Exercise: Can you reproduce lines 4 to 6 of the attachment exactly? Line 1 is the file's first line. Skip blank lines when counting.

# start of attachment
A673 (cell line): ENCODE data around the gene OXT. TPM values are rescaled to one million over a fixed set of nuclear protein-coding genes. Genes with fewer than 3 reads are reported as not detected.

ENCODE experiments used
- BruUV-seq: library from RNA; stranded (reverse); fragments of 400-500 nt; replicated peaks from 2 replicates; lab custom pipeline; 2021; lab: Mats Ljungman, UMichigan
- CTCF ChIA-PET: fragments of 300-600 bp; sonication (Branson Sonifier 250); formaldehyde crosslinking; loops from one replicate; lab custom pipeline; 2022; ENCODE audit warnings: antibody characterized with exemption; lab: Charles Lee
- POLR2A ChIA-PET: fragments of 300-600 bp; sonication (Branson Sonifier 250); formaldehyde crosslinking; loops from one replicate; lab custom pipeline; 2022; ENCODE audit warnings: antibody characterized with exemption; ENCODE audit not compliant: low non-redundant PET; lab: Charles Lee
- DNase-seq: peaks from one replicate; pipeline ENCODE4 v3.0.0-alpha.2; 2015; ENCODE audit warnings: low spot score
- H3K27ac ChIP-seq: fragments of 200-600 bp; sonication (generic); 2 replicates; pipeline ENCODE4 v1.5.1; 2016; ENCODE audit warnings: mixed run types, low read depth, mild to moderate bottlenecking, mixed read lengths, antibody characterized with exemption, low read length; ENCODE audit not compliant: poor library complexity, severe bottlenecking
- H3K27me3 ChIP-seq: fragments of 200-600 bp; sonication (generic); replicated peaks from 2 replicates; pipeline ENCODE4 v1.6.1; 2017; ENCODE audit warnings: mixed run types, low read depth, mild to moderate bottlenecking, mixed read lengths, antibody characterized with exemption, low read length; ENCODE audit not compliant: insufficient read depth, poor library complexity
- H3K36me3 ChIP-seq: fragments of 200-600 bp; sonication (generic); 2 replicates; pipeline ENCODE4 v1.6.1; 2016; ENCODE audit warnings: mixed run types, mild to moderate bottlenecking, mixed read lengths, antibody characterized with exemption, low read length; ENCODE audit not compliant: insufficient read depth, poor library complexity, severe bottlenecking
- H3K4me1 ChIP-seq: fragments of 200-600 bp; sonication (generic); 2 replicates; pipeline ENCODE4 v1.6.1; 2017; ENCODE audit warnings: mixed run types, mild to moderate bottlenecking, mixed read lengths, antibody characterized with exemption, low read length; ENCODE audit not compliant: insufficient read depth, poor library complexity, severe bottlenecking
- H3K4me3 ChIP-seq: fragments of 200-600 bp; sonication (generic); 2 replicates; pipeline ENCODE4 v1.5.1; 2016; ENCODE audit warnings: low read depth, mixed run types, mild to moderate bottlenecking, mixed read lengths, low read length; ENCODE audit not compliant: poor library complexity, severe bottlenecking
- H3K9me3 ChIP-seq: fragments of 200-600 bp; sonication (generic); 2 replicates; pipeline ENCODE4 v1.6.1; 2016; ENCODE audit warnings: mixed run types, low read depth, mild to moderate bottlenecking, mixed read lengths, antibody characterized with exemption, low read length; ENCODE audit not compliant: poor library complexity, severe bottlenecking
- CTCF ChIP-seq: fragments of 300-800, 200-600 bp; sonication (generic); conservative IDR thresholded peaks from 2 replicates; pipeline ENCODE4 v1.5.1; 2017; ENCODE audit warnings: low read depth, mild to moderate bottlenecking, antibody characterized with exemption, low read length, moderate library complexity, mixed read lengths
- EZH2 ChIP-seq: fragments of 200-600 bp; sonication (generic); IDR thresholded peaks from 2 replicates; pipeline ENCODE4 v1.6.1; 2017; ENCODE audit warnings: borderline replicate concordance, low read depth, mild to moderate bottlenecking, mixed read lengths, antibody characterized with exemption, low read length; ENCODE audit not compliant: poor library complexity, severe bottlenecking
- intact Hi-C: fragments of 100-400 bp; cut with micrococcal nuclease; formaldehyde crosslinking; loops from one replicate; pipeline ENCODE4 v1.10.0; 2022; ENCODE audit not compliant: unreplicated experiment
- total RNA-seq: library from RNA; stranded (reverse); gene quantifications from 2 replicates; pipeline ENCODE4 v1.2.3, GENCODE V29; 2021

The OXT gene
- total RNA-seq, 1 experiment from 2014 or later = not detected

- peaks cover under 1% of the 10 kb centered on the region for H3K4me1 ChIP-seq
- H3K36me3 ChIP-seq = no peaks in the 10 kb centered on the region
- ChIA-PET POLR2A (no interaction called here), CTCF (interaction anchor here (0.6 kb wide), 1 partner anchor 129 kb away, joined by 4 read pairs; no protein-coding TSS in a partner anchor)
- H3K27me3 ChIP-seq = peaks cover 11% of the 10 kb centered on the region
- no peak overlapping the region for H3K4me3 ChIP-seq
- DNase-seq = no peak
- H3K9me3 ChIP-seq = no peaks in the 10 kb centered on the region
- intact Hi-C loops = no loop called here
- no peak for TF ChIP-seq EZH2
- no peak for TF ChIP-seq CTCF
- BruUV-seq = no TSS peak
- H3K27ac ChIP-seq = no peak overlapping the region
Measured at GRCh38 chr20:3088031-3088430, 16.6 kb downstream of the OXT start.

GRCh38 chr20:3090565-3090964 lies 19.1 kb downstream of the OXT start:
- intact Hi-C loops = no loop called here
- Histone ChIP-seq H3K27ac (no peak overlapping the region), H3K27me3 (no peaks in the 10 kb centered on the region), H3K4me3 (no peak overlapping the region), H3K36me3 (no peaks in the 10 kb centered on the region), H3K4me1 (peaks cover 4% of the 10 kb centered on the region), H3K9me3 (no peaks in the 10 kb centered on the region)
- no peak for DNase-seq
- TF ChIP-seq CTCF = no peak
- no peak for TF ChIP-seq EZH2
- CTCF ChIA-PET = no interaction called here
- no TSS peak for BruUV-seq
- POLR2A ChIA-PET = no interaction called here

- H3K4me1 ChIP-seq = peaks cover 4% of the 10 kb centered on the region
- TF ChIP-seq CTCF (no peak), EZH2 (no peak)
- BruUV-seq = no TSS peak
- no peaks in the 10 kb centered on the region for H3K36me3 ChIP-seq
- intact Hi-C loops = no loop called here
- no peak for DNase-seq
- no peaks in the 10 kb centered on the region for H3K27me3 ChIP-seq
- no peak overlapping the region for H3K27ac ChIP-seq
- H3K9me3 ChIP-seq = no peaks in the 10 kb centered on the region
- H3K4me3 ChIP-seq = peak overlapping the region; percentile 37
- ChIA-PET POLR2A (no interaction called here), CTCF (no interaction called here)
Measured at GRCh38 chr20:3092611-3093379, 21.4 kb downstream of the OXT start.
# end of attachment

- CTCF ChIA-PET: fragments of 300-600 bp; sonication (Branson Sonifier 250); formaldehyde crosslinking; loops from one replicate; lab custom pipeline; 2022; ENCODE audit warnings: antibody characterized with exemption; lab: Charles Lee
- POLR2A ChIA-PET: fragments of 300-600 bp; sonication (Branson Sonifier 250); formaldehyde crosslinking; loops from one replicate; lab custom pipeline; 2022; ENCODE audit warnings: antibody characterized with exemption; ENCODE audit not compliant: low non-redundant PET; lab: Charles Lee
- DNase-seq: peaks from one replicate; pipeline ENCODE4 v3.0.0-alpha.2; 2015; ENCODE audit warnings: low spot score